The MCVECs were prepared as described previously . All procedures were conducted in accordance with the Taipei medical university animal care and use rules (licenses No. LAC-99-0205) and an Association for Assessment and Accreditation of Laboratory Animal Care approved protocol. The MCVECs were obtained from 6 male Balb/c mice (aged 3–4 wk). The animals were anesthetized intramuscularly with a combination of ketamine (8 mg/100 g body weight) and xylazine (2 mg/100 g). Briefly, the mice were perfused and decapitated. After removing the meninges, white matter, and superficial blood vessels, the mice cortices were minced and gently dissociated in an ice-cold Hank's balanced salt solution (GIBCO, Grand Island, NY). The gray matter was homogenized and filtered, and the resulting microvessel fraction was then digested with collagenase/dispase at a concentration of 1 mg/mL (Sigma-Aldrich, St. Louis, MO) for 6 h at room temperature. After centrifugation, the pellet containing the MCVECs was washed with Dulbecco's Modified Eagle's Medium (DMEM, GIBCO), and maintained in the DMEM supplemented with 10% fetal bovine serum (FBS) in a humidified incubator (37°C, 5% CO2). The cells were stained with CD31 for the identification of vascular endothelial cells. Cells from passages 10 to 25 were used. The DMEM, FBS, and tissue culture reagents were obtained from Life Technologies (Gaithersburg, MD). Additional reagents were purchased from the following sources: 3MC from Supelco (Bellefonte, PA); YS-49 (a PI3K activator), simvastatin, and pravastatin from Sigma-Aldrich (St. Louis, MO); Y27632 from Calbiochem (San Diego, CA); N-[5-(2-(2,6-dichloro-phenyl)-5-difluoromethyl-2H-pyrazol-3-yl)-thiazol-2-yl] (bpV[phen]; a PTEN inhibitor) from Santa Cruz Biotechnology (Santa Cruz, CA); and BMS-5 (a LIM kinase [LIMK] inhibitor) from Activate Scientific GmbH (Prien, Germany).
Transfection of AhR/HDAC1 small interfering (si)RNAs and RhoA/Ras variants, and reverse-transcription polymerase chain reaction (RT-PCR) analysis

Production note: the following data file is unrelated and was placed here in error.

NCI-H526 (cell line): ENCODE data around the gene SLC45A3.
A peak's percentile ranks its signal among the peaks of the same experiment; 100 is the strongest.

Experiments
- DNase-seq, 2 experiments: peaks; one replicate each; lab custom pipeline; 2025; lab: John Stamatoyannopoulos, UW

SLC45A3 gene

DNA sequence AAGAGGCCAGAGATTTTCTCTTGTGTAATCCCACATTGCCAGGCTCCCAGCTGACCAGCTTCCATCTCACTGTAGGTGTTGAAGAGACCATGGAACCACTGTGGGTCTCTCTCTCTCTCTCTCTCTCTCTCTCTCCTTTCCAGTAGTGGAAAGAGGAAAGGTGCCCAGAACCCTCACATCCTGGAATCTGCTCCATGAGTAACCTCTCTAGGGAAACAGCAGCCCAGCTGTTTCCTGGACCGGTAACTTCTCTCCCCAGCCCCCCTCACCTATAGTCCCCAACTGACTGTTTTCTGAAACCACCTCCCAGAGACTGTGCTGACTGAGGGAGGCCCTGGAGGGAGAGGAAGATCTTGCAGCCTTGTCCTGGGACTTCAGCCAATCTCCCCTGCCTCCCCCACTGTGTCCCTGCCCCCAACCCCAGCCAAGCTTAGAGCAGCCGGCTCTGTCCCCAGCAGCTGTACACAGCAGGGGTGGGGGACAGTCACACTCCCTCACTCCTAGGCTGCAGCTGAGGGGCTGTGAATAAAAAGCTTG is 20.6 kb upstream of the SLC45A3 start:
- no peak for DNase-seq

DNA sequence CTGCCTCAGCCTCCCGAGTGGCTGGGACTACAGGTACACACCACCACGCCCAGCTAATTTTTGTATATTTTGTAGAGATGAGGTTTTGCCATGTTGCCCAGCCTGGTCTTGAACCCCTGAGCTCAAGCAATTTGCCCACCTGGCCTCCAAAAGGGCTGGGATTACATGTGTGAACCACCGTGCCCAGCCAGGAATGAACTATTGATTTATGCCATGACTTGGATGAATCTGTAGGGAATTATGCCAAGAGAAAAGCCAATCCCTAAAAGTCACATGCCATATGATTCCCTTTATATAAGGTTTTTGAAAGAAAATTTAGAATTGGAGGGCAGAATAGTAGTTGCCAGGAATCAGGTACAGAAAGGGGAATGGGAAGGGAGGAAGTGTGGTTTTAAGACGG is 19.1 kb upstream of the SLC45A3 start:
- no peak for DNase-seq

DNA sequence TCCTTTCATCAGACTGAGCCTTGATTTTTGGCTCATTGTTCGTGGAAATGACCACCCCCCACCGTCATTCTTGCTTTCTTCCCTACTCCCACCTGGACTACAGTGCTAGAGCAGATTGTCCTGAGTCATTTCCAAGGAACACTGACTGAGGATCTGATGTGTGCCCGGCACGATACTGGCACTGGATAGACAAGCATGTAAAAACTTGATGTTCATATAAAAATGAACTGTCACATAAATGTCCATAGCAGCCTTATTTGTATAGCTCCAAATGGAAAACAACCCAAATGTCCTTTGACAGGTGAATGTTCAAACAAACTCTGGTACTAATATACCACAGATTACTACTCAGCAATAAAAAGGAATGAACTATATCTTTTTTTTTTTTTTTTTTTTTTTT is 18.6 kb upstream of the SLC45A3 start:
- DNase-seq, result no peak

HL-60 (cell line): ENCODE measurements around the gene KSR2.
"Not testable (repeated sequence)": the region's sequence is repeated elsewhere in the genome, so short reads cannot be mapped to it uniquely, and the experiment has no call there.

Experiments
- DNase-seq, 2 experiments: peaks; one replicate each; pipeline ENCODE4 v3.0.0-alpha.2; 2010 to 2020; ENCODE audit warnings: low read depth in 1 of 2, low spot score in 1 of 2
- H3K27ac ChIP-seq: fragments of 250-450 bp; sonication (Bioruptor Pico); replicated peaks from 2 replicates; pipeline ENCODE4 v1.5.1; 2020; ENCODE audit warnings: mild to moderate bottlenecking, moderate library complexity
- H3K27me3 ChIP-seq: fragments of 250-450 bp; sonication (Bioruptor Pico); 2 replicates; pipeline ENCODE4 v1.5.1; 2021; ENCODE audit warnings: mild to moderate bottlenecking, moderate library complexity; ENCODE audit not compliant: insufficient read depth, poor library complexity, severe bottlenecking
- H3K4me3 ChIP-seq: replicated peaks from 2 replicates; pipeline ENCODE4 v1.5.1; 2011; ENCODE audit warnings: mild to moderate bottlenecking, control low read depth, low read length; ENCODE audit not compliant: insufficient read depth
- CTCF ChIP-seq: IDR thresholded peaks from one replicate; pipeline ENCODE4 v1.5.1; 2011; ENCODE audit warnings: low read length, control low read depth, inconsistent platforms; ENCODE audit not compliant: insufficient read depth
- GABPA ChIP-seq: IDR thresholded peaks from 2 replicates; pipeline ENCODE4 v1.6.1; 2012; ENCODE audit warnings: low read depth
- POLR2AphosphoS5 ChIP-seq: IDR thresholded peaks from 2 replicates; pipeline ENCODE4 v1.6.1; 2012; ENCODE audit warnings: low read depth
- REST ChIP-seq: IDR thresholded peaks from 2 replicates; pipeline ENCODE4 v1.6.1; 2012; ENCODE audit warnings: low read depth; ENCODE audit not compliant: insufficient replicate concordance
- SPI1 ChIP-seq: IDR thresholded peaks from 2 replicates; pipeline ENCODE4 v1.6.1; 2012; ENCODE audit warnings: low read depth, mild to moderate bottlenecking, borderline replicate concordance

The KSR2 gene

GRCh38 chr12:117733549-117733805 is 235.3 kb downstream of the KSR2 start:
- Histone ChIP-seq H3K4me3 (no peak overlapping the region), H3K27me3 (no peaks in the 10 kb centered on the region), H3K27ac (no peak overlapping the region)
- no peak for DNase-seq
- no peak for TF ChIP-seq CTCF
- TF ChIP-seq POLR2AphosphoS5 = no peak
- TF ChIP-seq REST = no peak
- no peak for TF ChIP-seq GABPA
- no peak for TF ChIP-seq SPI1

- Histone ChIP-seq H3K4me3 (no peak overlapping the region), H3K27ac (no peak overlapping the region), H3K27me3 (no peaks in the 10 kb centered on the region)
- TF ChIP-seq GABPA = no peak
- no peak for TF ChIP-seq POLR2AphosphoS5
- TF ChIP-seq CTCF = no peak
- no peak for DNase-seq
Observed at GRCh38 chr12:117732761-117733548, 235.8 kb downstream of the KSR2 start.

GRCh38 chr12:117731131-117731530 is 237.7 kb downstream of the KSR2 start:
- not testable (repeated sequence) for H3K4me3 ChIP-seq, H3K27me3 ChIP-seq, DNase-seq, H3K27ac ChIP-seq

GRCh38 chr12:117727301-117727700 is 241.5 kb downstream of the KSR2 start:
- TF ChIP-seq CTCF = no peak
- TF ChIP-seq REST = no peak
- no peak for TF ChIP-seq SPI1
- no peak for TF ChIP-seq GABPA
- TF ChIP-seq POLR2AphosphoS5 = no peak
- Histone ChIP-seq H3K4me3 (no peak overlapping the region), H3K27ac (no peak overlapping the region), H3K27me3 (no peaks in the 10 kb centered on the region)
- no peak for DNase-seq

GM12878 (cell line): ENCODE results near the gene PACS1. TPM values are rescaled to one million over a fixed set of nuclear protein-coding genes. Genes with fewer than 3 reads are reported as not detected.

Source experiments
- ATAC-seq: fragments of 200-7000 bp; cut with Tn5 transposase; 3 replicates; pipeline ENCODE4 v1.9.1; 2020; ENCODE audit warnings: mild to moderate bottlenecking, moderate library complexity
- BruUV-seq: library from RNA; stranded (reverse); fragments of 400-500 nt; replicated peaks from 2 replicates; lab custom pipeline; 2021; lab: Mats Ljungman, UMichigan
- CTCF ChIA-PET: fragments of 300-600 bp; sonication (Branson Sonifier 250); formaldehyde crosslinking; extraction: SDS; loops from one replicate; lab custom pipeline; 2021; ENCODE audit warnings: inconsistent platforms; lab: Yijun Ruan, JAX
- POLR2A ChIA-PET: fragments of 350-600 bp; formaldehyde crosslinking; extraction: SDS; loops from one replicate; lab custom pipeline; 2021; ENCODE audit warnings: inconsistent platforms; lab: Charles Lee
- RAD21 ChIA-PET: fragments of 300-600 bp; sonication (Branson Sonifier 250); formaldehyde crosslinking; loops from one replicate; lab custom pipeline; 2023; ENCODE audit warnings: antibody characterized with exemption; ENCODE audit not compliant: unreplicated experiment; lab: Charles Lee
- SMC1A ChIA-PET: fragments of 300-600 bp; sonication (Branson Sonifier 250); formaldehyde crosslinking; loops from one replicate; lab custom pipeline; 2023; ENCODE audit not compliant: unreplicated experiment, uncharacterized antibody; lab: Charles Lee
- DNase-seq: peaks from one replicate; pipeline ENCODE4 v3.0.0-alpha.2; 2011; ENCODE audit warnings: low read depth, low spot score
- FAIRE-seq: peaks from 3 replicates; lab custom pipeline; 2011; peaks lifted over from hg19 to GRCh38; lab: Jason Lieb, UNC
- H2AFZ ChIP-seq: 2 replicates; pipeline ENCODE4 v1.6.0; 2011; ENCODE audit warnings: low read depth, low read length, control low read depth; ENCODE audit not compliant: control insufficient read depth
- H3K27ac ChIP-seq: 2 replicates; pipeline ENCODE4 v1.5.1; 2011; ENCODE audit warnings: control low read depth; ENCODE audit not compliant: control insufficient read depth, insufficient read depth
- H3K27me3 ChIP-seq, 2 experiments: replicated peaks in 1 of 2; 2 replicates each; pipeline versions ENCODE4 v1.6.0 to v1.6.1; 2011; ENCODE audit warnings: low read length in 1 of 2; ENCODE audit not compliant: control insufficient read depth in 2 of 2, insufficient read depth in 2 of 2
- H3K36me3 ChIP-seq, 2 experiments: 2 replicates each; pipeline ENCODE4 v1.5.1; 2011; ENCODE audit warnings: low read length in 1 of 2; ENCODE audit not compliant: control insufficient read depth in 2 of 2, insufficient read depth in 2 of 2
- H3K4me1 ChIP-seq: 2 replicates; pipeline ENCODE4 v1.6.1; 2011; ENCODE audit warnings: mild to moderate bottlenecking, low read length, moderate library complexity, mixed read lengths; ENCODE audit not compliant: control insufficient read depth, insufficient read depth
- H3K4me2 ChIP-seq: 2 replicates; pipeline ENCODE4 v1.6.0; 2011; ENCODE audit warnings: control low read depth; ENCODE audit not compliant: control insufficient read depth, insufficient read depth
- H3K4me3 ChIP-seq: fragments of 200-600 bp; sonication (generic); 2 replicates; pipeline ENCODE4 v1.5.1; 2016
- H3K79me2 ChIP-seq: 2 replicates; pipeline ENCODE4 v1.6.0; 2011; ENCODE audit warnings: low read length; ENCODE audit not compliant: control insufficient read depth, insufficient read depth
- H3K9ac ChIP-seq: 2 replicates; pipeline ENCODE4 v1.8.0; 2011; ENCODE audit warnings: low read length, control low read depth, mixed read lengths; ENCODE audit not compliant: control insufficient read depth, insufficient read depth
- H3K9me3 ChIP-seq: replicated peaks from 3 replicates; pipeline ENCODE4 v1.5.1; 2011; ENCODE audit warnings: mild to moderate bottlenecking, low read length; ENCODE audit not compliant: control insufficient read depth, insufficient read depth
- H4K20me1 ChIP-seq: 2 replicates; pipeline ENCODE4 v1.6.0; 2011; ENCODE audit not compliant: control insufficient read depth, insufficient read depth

AhR siRNA (UUACUAUCUUGAAAGAGCCct) and HDAC1 siRNA (AGUGCUGUGAAGCUUAAUATT) duplexes were chemically synthesized using Ambion (Austin, TX) and MDBio, Inc. (Taipei, Taiwan), respectively. The MCVECs were seeded in 6-well plates and transfected with 5 pmol of AhR siRNA or 20 pmol of HDAC1 siRNA in a 100 μL volume with a TransIT-TKO transfection reagent (Mirus Bio Corporation, Madison, WI). The RhoA complementary (c) DNAs (T19N dominant negative [DN] and Q63L constitutive active [CA]) in pUSEamp were purchased from Millipore (Burlington, MA), and dominant negative H-Ras (S17N) was obtained from Upstate Biotechnology (Lake Placid, NY). We transfected the pUSEamp-overexpressing variants (4 μg/3.5 cm Petri dish) into the MCVECs by using the jetPEI™ system (Polyplus-transfection, San Marcos, CA). After transfection, cells were plated in DMEM with a 10% FBS.
We used the method described previously  to obtain total RNA for the RT-PCR analyses, with minor modifications. Sequences of the primer pairs for amplification of each gene were 5′-CATTCCTCTTCCCCTCATCA-3′ and 5′-GCAGCCCAGAAGAATTTCAG-3′ (for the Cdk2 gene; 238 bp); 5′-CAATGTTGTACGGCTGATGG-3′ and 5′-CAGGCCGCTTAGAAACTGAC-3′ (for the Cdk4 gene; 178 bp); 5′-AGACCTTTTTGGCCCTCTGT-3′ and 5′-GTCCACTTCAGTGCCTGTGA-3′ (for the cyclin D3 gene; 176 bp); 5′-CCTCCAAAGTTGCACCAGTT-3′ and 5′-GGACGCACAGGTCTAGAAGC-3′ (for the cyclin E gene; 241 bp); and 5′-CCACCATGGAGAAGGCTGGGGCTCA-3′ and 5′-ATCACGCCACAGTTTCCCGGAGGGG-3′ (for the GAPDH gene).
Preparation of cell fractions (nuclear, cytosolic, and membrane) and western blot analysis
The MCVECs were harvested in 10-cm2 dishes after the indicated treatment. The cells were partitioned into cytosolic and nuclear fractions using NE-PER™ nuclear extraction reagents (Pierce, Rockford, IL) with the addition of protease inhibitors, according to manufacturer instructions. To prepare membrane-cytosolic fractions, after the indicated treatment, the cells were collected and incubated in 0.1 mL of hypotonic buffer (10 mM of Tris [pH 7.5], 0.5 mM of EDTA, and 2 mM of phenylmethylsulfonyl fluoride) at 4°C for 30 min. After centrifugation, the supernatant (cytosolic fraction) was collected, and the pellet was resuspended in 0.1 mL of radioimmunoprecipitation assay buffer, and then incubated at 4°C for 30 min. The resulting fractions were sheared 100 times through an insulin syringe using a 29-gauge needle. After centrifugation, the supernatant (membrane fraction) was collected for analysis. The cell lysates (30 μg) were electrophoresed on a 10% sodium dodecylsulfate (SDS)-polyacrylamide gel and then transblotted onto a Hybond-P membrane (GE Healthcare, Hong Kong).